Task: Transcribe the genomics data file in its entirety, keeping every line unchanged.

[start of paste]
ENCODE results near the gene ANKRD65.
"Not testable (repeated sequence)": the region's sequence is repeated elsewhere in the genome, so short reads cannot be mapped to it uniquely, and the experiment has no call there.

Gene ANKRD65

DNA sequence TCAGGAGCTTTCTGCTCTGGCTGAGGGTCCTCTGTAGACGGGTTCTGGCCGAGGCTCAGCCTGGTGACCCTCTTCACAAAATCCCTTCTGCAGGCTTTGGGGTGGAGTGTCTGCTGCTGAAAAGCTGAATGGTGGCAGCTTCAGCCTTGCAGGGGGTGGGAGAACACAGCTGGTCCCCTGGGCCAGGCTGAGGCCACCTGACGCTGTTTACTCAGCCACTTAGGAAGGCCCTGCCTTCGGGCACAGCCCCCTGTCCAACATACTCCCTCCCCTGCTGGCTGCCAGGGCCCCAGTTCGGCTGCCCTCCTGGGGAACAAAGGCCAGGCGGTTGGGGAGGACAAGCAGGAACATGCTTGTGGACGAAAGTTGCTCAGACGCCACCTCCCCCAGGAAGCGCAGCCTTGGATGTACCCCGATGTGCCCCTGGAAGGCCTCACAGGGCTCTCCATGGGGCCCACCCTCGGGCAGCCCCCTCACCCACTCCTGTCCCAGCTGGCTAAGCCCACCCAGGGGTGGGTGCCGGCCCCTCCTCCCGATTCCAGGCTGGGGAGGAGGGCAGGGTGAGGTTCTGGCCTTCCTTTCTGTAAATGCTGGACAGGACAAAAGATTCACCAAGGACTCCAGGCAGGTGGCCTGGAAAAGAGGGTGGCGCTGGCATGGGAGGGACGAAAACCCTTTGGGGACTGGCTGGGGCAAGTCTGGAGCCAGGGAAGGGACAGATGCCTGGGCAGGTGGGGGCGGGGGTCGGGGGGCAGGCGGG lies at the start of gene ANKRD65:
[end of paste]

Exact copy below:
ENCODE results near the gene ANKRD65.
"Not testable (repeated sequence)": the region's sequence is repeated elsewhere in the genome, so short reads cannot be mapped to it uniquely, and the experiment has no call there.

Gene ANKRD65

DNA sequence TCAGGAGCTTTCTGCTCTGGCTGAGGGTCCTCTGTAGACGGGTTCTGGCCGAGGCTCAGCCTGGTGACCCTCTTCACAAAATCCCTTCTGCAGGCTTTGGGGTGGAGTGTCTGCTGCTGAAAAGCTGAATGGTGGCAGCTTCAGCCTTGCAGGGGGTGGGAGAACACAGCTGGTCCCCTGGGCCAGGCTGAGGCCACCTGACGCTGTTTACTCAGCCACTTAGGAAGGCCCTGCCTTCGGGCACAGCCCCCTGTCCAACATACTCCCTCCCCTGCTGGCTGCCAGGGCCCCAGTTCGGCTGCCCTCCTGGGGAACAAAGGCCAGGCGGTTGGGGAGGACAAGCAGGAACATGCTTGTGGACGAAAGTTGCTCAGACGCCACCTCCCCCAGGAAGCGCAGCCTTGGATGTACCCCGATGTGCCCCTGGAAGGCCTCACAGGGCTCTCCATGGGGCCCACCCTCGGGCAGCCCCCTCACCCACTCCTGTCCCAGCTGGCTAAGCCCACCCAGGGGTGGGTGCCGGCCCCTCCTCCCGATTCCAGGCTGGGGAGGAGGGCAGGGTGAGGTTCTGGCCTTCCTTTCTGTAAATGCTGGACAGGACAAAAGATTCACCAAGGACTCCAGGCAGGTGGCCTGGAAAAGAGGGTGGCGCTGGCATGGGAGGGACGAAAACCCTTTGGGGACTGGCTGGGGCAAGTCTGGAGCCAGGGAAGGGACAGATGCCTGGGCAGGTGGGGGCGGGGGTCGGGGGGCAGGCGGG lies at the start of gene ANKRD65: